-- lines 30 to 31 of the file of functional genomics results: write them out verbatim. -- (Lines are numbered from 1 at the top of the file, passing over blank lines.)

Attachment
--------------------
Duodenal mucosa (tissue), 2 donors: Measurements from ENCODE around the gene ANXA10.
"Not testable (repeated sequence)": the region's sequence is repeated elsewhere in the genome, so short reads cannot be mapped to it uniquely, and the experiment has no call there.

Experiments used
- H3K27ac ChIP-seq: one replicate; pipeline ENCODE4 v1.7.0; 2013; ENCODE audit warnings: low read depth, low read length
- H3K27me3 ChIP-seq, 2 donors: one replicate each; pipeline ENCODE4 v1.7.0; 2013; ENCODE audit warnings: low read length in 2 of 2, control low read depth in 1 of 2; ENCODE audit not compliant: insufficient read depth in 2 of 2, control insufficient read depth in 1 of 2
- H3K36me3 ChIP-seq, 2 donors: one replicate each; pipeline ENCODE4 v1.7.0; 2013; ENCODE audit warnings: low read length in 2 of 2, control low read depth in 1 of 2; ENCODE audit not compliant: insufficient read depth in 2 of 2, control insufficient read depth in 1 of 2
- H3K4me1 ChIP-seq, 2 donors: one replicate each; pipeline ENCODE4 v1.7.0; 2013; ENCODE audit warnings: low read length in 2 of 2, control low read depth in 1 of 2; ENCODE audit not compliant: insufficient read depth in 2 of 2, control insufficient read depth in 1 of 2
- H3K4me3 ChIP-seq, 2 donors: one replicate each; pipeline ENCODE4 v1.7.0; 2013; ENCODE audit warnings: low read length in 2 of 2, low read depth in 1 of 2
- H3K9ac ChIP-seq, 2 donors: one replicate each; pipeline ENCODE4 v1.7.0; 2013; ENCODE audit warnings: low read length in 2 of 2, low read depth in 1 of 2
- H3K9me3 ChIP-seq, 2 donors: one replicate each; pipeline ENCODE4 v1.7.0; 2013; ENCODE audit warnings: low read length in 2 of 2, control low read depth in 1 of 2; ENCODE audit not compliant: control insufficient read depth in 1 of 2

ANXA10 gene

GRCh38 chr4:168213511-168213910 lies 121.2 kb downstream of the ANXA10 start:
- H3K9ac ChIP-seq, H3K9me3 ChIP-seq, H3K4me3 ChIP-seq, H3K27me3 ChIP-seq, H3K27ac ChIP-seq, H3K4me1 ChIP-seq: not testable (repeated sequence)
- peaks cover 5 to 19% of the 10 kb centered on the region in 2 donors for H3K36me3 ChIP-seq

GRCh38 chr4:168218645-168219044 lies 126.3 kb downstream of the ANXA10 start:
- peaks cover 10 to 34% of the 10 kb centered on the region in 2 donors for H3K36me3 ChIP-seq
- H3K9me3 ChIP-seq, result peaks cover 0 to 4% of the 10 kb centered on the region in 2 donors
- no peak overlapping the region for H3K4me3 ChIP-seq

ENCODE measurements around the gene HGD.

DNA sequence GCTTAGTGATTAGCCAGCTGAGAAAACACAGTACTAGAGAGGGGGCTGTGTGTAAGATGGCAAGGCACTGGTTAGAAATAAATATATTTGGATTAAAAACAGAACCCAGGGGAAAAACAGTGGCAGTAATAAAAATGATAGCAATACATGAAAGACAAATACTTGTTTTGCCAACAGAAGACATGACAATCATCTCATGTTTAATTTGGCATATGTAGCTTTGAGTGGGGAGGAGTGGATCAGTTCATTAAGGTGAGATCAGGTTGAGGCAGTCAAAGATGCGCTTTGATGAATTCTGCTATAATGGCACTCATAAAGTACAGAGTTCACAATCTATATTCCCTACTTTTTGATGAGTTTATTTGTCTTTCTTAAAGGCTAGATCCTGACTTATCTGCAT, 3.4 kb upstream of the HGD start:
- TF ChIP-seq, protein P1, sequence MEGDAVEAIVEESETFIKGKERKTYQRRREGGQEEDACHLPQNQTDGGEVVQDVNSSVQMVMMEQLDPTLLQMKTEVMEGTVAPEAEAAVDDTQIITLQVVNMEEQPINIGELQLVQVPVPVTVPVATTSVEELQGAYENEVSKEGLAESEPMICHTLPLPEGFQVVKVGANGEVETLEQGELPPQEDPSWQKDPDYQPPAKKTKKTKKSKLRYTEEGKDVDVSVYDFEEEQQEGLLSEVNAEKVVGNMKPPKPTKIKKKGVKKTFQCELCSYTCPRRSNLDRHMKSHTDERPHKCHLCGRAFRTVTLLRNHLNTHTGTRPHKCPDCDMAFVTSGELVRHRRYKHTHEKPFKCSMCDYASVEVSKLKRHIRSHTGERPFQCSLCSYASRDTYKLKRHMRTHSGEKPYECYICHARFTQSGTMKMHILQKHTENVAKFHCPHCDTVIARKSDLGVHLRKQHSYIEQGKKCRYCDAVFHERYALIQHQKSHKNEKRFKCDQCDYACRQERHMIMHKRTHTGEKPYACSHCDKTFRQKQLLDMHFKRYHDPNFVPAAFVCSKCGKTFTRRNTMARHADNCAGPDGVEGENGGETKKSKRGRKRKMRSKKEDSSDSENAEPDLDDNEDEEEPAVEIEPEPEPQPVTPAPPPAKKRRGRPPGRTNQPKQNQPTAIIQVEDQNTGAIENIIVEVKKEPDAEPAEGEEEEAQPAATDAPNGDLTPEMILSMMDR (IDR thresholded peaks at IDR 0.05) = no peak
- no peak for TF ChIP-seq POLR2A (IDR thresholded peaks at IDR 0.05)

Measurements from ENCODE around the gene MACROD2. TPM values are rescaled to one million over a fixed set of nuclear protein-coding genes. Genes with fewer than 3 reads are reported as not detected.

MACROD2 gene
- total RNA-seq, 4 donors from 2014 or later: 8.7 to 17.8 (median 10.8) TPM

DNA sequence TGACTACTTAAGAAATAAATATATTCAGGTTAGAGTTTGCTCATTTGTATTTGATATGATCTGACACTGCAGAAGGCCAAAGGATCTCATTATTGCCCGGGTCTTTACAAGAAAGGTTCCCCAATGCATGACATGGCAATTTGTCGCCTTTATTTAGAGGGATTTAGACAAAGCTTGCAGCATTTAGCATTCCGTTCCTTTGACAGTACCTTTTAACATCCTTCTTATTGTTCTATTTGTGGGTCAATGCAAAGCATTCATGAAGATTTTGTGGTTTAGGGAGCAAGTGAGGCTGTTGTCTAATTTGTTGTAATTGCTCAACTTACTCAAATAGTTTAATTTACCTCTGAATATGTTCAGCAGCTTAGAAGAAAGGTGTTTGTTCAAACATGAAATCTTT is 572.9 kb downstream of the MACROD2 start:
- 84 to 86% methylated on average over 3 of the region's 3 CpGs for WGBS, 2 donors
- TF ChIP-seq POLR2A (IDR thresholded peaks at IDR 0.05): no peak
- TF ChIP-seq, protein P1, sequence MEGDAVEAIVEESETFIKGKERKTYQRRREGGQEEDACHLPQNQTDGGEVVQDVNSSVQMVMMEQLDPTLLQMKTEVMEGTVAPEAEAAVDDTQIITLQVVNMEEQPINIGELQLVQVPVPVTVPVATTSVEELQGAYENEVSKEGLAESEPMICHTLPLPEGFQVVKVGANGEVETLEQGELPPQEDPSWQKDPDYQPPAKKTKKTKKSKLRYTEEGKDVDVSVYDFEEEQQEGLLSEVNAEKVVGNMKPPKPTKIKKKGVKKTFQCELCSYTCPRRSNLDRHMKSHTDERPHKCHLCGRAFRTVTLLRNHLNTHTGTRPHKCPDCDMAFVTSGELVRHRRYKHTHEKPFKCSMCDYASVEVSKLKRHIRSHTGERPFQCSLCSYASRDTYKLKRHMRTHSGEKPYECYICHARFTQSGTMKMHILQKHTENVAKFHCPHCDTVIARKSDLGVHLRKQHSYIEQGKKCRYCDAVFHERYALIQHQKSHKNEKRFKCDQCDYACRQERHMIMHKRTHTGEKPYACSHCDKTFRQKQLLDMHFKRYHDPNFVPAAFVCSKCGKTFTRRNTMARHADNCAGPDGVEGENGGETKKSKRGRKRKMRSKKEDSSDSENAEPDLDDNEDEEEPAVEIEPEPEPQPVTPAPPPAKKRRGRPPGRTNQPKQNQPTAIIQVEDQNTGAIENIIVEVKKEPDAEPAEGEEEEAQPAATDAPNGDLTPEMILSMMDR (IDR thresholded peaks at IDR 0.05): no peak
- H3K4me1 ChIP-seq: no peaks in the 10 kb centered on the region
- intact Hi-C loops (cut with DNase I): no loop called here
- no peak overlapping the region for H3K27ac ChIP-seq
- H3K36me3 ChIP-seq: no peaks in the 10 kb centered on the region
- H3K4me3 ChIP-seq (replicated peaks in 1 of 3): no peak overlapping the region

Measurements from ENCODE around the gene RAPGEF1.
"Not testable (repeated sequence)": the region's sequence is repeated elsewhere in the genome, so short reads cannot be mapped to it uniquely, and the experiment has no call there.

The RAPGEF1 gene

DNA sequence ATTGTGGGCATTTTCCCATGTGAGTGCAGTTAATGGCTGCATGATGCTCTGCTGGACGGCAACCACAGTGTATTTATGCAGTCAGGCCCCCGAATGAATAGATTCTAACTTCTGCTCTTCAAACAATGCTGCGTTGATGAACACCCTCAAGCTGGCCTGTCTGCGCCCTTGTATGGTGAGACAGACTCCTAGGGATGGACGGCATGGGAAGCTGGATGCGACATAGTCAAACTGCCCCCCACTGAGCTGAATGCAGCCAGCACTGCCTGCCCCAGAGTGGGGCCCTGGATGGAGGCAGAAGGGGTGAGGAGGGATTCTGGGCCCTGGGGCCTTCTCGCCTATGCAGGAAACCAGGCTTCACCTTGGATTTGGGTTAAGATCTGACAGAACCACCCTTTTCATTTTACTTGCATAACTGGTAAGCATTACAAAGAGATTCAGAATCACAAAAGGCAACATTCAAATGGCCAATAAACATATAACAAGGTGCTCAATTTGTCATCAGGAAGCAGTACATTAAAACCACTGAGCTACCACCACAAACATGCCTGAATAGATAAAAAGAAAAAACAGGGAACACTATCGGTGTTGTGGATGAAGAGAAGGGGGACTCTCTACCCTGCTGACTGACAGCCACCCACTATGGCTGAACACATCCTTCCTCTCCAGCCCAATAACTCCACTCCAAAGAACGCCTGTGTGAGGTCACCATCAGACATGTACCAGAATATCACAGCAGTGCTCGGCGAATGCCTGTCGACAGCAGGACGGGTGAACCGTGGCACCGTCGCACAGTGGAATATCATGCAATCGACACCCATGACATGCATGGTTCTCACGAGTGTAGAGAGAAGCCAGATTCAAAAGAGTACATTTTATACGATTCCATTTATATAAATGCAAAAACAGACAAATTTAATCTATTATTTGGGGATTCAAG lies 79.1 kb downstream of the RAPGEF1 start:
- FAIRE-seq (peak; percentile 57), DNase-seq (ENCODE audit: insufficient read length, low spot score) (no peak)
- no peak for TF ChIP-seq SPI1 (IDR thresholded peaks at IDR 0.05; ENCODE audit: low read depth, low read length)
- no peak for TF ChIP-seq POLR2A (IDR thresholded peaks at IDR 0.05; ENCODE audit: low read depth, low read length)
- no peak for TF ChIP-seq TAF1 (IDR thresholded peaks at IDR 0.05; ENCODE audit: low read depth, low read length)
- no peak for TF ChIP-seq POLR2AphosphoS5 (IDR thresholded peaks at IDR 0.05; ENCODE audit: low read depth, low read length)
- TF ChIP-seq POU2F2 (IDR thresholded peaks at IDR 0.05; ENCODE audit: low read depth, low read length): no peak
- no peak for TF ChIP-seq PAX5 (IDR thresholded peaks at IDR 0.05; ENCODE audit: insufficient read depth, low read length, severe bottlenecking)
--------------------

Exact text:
- H3K4me1 ChIP-seq: no peaks in the 10 kb centered on the region
- intact Hi-C loops (cut with DNase I): no loop called here